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Father Marcel: I have forgiven the murderer of my family

Marcel Uwineza

Marcel Uwineza | Facebook | Fair Use

Annalisa Teggi - published on 07/16/21

This priest endured a living nightmare, but God gave him the strength to choose forgiveness.

A vocation born in blood and hatred, the story of Jesuit priest Marcel Uwineza begins with the massacre of his family when he was only 14 years old. It was 1994, and in Rwanda, about 1 million ethnic Tutsis were killed in just three months.

The expression “civil war” is used, but it only vaguely renders what many, like Marcel, had before their eyes: family members killing each other, neighbors turning into executioners. A people that killed itself; an “intimate” war, Father Marcel calls it.

The inter-ethnic hatred between Hutu and Tutsi, both with the common Christian faith, constituted the triggering root of the conflict, although the idea of a racial difference between these two ethnic groups is foreign to Rwandan history and represents, if anything, one of the most controversial after-effects of the Belgian colonial legacy. Korazym

From this sea of blood, one experience manages to wrest the last word from evil: forgiveness.

Without a family, without hope

Everything he called home suddenly disappeared when he was 14 years old. Marcel Uwineza saw his father, mother, two brothers and a sister murdered by people who until recently were acquaintances, with whom he had even played.

Even a Catholic priest refused to give him refuge. In the hellish months of the 1994 genocide, the Rwandan people were crushed in a grip of hatred so visceral and lacerating that it left indelible traumas in the survivors, both victims and perpetrators. This is the extreme cruelty of war: Even the supposed victor bleeds.

But the annihilation of human beings is never total. Although they may be very small, there remain traces of those who do not give in to hatred.

Marcel was saved from the slaughter, together with his 3 younger brothers, because a Hutu man—who “should” have been in the ranks of enemies and executioners—kept him safe, hiding him among the beehives on his property. Despite this good presence, something had broken forever in the mind and soul of the boy who is now a Jesuit priest.

“What erupted inside me was a terrible inner war. How could I still live? What would become of me? For three years I didn’t set foot in a church. Even those who called themselves ‘men of God’ had abandoned us,” he told Tracce.

Small steps, towards an impossible step: forgiving

It wasn’t a rational argument that defeated the deadly poison injected into his heart by fratricidal violence. Instead, it was the experience of God.

An uncle of Marcel’s, who was a doctor, helped him out of the suffocating room of inner confusion and despair. He invited Marcel to meet again the friendly face of God.

As he began to attend church once more, Marcel realized that the only voice capable of healing even the deepest wounds of the soul was kept there. And the cure came through an almost superhuman experience: reconciliation with one’s past … and even with the enemy.

This first spark was followed by other events that were nothing but preambles for the most unprecedented encounter of all. Marcel focused on his vocation and decided to enter the Jesuits.

After his novitiate and before completing his studies abroad, he returned to his village to pray at the graves of his family members. And there, all of a sudden, he was faced with a gesture that was impossible to comprehend: One of the murderers of his brothers approached him and got down on his knees.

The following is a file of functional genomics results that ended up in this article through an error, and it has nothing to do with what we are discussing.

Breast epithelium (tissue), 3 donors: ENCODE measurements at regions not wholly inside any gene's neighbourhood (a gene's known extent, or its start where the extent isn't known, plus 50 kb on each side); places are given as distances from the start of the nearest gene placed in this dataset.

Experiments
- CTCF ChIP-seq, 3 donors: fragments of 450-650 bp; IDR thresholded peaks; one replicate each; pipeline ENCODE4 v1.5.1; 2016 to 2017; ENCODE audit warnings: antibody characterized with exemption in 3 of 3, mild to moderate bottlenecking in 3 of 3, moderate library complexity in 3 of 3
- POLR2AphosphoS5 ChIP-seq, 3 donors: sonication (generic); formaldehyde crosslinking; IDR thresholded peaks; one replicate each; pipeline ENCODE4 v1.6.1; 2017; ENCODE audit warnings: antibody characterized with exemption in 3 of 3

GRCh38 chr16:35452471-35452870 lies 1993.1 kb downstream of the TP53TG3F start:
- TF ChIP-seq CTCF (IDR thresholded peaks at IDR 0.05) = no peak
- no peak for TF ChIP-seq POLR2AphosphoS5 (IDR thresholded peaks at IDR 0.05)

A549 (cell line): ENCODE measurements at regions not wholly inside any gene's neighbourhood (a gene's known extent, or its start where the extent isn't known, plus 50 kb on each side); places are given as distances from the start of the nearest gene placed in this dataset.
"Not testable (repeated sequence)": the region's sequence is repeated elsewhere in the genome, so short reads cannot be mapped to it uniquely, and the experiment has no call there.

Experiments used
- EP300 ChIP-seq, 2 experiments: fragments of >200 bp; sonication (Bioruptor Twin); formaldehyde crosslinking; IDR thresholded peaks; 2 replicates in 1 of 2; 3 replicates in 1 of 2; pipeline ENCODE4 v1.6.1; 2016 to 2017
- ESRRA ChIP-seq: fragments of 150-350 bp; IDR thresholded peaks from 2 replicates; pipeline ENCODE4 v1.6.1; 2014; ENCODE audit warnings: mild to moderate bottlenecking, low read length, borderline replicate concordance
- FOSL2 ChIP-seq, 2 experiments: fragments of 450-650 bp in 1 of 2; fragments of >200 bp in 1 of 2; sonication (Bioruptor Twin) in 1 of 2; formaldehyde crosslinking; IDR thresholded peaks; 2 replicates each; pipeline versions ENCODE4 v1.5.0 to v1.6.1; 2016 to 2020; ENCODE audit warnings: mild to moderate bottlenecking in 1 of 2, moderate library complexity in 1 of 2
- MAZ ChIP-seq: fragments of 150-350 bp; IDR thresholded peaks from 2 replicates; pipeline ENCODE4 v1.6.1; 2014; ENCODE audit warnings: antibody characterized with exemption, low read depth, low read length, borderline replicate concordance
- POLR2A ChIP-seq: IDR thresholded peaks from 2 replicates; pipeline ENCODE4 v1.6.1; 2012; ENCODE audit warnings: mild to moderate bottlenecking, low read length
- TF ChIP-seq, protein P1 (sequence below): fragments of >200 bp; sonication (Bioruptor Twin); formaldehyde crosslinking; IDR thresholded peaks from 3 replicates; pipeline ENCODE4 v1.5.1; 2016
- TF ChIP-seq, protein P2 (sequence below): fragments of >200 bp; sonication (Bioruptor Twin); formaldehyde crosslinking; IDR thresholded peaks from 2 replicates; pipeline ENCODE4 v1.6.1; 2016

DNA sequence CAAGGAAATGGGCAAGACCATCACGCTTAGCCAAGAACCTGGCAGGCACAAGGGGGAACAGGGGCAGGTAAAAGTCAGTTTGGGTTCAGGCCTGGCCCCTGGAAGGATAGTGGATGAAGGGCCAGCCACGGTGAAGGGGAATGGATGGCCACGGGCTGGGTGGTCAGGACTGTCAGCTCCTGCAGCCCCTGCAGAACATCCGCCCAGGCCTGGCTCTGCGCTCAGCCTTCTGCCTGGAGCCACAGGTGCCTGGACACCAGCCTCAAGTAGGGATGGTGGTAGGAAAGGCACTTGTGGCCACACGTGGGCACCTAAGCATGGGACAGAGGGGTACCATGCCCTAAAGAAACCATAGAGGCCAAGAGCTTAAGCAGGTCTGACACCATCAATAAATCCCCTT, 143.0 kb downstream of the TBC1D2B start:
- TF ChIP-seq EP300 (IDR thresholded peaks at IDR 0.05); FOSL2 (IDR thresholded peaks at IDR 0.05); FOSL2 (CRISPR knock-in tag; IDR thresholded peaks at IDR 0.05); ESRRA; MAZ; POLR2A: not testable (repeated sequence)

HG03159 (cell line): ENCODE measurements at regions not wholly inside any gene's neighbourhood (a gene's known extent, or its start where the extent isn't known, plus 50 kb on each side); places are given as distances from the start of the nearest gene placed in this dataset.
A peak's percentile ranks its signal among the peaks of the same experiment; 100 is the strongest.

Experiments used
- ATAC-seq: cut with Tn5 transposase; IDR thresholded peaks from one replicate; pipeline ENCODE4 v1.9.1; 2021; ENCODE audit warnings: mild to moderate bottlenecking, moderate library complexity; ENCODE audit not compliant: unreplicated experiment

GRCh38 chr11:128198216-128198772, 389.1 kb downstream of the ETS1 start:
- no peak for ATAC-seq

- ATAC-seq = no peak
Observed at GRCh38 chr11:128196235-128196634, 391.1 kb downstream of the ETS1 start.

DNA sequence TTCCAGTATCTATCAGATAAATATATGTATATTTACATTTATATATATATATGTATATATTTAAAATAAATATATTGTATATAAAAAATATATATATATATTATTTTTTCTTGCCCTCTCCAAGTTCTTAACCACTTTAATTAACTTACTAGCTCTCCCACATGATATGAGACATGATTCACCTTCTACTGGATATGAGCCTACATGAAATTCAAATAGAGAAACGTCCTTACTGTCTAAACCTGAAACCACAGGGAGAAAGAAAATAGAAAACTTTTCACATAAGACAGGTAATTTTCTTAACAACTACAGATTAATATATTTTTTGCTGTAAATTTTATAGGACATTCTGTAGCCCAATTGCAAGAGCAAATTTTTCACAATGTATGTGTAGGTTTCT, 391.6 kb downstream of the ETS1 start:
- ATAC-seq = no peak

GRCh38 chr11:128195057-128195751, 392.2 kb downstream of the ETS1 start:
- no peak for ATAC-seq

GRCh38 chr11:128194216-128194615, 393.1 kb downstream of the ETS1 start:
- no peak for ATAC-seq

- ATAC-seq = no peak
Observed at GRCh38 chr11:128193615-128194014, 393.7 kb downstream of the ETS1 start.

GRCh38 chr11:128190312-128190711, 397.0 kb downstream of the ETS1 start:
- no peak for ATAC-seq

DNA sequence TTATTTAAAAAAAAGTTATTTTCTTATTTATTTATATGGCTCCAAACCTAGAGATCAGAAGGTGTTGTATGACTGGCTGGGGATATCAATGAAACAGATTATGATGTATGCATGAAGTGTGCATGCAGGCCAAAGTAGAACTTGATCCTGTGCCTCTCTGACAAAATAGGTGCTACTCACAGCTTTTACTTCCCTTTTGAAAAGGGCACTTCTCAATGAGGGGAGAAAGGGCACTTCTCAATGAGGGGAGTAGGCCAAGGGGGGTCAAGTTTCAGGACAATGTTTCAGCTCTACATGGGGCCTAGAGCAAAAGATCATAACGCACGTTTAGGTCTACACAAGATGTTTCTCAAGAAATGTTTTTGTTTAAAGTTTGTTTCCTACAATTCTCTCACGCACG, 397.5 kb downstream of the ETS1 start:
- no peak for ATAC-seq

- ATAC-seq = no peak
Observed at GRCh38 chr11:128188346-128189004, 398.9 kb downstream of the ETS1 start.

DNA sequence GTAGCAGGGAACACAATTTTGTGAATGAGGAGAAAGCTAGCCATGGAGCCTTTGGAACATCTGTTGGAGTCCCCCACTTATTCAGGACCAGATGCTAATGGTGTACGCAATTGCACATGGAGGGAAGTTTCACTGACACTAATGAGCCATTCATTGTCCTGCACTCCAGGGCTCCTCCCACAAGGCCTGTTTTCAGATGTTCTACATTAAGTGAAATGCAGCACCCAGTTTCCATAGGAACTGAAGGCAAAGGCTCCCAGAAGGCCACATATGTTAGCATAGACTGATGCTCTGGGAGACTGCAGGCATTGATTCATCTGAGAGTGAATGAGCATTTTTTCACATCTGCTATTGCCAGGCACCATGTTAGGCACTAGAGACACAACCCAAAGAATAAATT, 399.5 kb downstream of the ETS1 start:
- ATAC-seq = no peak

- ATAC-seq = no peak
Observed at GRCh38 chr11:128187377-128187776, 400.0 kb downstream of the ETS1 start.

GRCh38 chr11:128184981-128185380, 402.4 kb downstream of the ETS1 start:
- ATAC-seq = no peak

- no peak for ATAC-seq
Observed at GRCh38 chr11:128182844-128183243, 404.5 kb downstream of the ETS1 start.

In a speech at the United Nations in 2019, Father Marcel Uwineza defined the forgiveness that blossomed from that encounter with these words, reported in Boston College News: “There is a higher power than us. You can’t measure it in a laboratory. It gives meaning to our lives, but it can’t be explained. That power moved me that day.”

A cemetery, a victim, a murderer: from a place of death and two differently mortally wounded souls was born a new perspective on everything. Forgiveness is never solitary, nor is it—on closer inspection—a choice. Perhaps we can say that it is a response.

In Marcel’s case, it was the man who had destroyed his family that triggered the shared experience that is reconciliation. And it’s not an idyllic moment, it is a real ordeal.

We are all vulnerable, and that’s why we need forgiveness

Father Marcel described that moment to Tracce

In that instant I realized how vulnerable we both were. He bore the wounds of the crime committed, I bore the wounds of hatred for what I had suffered. And it opened up before me the possibility of looking forward again. Before I told him I forgave him, I saw him as nothing but a monster. But when I recognized his vulnerability and the sincerity of his request for forgiveness, that man became a person again. (…) Forgiveness turned a challenge into an opportunity. My test turned into a testimony. Every time I think of that moment, I remember that power that was bigger than me and by which I felt overwhelmed. And I call that energy God.

From this moment on, we are no longer faced with a tale of war in a land far from our own. Instead, we’re at the center of our own lives. From test to testimony: what a marvelous synthesis! The test calls us to an act of freedom, but within every ordeal we’re accompanied by the power—the hand—of God which wants to use our voice to remind the entire world that the suffocating grip of hatred can be defeated by an embrace.

Tags:
AfricaChristians in AfricaPracticing MercyPriest
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